Go to  Advanced Search

On the Detection of Continental Shelf Waves.

Show full item record

Files in this item

Files Size Format Description   View
Hsieh_AMS_1982_JPO414.pdf 989.9Kb Adobe Portable Document Format   View/Open
Title: On the Detection of Continental Shelf Waves.
Author: Hsieh, William W.
Issue Date: 1982-05
Publicly Available in cIRcle 2011-04-05
Publisher American Meteorological Society
Citation: Hsieh, William W. 1982. On the Detection of Continental Shelf Waves. Journal of Physical Oceanography 12(5) 414-427. dx.doi.org/10.1175/1520-0485(1982)012<0414:OTDOCS>2.0.CO;2
Abstract: Given equal amounts of kinetic energy near the coast, different shelf wave modes (at the same frequency) have different magnitudes of sea-level oscillations—the magnitudes decrease with increasing mode number. Hence, an intrinsic bias for the lowest mode is present when using sea-level data for shelf wave detection. Shelf waves have many modal-dependent structures in their cross-shelf dimension, which can be used to accurately identify the excited modes in the current fluctuations. In addition to rotary spectral analysis, a new technique that involves fitting (at a particular frequency of interest) the theoretical current ellipses of various barotropic shelf wave modes to the observed current ellipses at stations spread across the continental shelf, is introduced. This technique shows how the current energy is distributed among the modes. These techniques are illustrated using Oregon shelf data from the summer of 1973. The cross-shelf fitting shows that at frequencies below 0.45 cycles day−1, the current fluctuations on the Oregon shelf were completely dominated by the second mode. Furthermore, the observed alongshore phase speed also agreed very closely with the theoretical value for the second mode shelf wave. This is the clearest shelf wave identification achieved to date. Copyright 1982 American Meteorological Society (AMS). Permission to use figures, tables, and brief excerpts from this work in scientific and educational works is hereby granted provided that the source is acknowledged. Any use of material in this work that is determined to be “fair use” under Section 107 of the U.S. Copyright Act or that satisfies the conditions specified in Section 108 of the U.S. Copyright Act (17 USC §108, as revised by P.L. 94-553) does not require the AMS’s permission. Republication, systematic reproduction, posting in electronic form, such as on a web site or in a searchable database, or other uses of this material, except as exempted by the above statement, requires written permission or a license from the AMS. Additional details are provided in the AMS Copyright Policy, available on the AMS Web site located at (http://www.ametsoc.org/) or from the AMS at 617-227-2425 or copyright@ametsoc.org.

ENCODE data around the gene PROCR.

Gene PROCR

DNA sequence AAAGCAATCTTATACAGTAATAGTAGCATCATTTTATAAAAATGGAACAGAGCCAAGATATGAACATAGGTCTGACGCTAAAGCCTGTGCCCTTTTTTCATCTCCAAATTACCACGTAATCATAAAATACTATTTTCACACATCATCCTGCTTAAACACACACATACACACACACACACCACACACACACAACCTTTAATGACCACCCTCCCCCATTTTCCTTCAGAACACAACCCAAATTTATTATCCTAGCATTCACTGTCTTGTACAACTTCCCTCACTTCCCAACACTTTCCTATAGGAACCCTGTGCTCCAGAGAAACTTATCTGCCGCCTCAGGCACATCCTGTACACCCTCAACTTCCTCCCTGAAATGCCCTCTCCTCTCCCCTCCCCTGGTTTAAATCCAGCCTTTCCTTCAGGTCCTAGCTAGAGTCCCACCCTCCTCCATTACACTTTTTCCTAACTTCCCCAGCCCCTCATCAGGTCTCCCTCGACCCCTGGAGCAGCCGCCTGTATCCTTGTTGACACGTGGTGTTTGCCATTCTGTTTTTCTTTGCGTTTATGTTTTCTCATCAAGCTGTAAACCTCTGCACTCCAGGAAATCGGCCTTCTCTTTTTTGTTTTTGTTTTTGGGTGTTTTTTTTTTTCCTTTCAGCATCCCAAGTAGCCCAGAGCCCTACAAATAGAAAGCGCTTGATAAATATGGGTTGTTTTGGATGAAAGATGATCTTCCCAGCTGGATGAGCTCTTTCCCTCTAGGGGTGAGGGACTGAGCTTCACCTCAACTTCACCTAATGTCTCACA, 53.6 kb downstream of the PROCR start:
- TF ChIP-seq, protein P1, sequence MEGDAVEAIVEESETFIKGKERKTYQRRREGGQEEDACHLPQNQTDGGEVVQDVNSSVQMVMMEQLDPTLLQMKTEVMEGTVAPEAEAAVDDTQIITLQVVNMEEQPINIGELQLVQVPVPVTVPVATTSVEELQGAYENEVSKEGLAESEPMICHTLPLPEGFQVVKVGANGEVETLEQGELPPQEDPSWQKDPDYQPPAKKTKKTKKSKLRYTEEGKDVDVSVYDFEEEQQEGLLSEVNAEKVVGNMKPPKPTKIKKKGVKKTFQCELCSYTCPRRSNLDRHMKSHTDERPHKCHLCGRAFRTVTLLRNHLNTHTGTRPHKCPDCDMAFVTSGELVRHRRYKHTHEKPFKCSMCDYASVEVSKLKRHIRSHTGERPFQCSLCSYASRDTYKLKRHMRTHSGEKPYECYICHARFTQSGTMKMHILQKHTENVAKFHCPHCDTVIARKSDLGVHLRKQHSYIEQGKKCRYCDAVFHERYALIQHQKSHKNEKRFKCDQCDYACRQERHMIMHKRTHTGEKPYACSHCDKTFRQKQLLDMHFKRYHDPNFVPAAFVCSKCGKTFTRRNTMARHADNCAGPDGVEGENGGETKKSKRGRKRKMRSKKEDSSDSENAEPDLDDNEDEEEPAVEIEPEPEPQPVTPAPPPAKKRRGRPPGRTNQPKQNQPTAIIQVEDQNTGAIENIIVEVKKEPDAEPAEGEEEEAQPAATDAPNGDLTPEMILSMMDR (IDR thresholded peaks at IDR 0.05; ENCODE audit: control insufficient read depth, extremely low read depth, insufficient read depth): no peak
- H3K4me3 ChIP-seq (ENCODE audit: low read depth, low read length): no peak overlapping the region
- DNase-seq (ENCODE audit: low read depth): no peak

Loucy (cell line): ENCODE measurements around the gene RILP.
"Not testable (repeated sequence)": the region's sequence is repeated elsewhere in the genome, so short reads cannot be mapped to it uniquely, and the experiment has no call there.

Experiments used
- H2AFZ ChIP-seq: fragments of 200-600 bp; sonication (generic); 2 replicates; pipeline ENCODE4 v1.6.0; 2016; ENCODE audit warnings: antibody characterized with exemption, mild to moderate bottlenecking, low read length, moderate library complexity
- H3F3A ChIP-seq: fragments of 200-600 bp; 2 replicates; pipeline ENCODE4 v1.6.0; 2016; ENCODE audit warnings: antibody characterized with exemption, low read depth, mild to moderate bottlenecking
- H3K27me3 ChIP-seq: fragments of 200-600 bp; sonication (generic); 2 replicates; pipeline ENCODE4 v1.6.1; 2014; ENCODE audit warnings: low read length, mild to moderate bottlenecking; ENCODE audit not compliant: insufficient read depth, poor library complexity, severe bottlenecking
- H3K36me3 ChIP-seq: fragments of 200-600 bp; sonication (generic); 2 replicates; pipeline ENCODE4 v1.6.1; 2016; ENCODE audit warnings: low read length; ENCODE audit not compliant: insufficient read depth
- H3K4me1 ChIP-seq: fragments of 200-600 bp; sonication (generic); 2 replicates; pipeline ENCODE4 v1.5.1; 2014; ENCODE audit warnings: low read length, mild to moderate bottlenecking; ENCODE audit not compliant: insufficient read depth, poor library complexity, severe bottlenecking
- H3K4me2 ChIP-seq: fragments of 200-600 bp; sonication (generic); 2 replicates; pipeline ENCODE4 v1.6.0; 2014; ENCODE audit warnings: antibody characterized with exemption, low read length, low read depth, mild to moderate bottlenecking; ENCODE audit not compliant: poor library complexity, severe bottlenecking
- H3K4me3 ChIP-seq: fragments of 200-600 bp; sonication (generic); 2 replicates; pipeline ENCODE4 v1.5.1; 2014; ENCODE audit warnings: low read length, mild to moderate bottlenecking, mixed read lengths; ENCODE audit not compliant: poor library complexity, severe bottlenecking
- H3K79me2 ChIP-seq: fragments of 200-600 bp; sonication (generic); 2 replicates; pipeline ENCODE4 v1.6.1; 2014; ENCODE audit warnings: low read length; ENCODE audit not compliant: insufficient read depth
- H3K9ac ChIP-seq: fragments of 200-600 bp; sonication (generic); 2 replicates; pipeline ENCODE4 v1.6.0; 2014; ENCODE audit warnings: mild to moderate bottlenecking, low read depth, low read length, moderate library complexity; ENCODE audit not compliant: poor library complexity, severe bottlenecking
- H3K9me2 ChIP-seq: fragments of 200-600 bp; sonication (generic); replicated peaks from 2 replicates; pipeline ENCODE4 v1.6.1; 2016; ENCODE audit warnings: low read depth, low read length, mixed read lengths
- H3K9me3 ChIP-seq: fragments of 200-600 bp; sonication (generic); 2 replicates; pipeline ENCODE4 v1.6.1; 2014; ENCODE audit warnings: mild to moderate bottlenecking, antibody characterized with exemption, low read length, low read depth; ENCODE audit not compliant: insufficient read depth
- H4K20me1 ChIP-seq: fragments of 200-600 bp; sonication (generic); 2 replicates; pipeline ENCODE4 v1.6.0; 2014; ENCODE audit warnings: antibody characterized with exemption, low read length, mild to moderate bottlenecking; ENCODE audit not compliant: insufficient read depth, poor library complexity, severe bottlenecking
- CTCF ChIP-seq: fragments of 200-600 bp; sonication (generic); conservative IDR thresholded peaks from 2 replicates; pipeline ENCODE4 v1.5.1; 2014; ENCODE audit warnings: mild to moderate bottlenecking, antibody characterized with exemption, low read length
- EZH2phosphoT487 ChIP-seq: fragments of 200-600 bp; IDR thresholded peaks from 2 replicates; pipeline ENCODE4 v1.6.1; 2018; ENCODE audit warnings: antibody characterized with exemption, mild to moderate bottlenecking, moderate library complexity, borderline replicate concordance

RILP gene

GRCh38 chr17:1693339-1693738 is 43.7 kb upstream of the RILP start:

Affiliation: Earth and Ocean Sciences, Dept. of (EOS), Dept of
URI: http://hdl.handle.net/2429/33302
Peer Review Status: Reviewed
Scholarly Level: Faculty

This item appears in the following Collection(s)

Show full item record

All items in cIRcle are protected by copyright, with all rights reserved.

UBC Library
1961 East Mall
Vancouver, B.C.
Canada V6T 1Z1
Tel: 604-822-6375
Fax: 604-822-3893